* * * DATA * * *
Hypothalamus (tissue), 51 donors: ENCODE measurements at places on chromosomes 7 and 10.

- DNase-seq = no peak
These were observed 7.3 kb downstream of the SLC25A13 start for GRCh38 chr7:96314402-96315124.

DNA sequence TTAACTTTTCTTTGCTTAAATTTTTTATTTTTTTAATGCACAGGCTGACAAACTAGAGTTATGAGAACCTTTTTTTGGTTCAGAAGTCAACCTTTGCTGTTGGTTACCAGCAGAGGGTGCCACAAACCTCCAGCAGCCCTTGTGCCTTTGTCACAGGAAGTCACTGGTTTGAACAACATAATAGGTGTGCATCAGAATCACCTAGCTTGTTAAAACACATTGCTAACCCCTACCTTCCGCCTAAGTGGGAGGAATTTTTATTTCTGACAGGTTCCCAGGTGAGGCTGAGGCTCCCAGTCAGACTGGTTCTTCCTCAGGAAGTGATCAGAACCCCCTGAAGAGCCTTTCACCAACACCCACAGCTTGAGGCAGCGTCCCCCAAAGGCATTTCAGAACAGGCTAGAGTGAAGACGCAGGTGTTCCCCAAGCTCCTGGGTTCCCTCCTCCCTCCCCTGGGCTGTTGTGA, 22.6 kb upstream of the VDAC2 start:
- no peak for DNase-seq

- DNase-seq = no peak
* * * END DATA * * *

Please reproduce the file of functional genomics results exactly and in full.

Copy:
Hypothalamus (tissue), 51 donors: ENCODE measurements at places on chromosomes 7 and 10.

- DNase-seq = no peak
These were observed 7.3 kb downstream of the SLC25A13 start for GRCh38 chr7:96314402-96315124.

DNA sequence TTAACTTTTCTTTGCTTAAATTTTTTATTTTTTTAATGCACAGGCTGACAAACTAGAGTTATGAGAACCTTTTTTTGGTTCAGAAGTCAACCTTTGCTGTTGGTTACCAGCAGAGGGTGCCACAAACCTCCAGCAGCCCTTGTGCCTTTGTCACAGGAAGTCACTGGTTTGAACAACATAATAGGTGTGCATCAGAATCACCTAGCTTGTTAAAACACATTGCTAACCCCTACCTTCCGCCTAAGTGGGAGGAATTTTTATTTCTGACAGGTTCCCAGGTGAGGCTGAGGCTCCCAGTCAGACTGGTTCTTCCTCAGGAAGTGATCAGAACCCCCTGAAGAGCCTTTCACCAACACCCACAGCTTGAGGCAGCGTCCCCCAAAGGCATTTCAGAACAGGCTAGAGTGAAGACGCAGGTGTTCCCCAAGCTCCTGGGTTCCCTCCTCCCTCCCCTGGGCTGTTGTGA, 22.6 kb upstream of the VDAC2 start:
- no peak for DNase-seq

- DNase-seq = no peak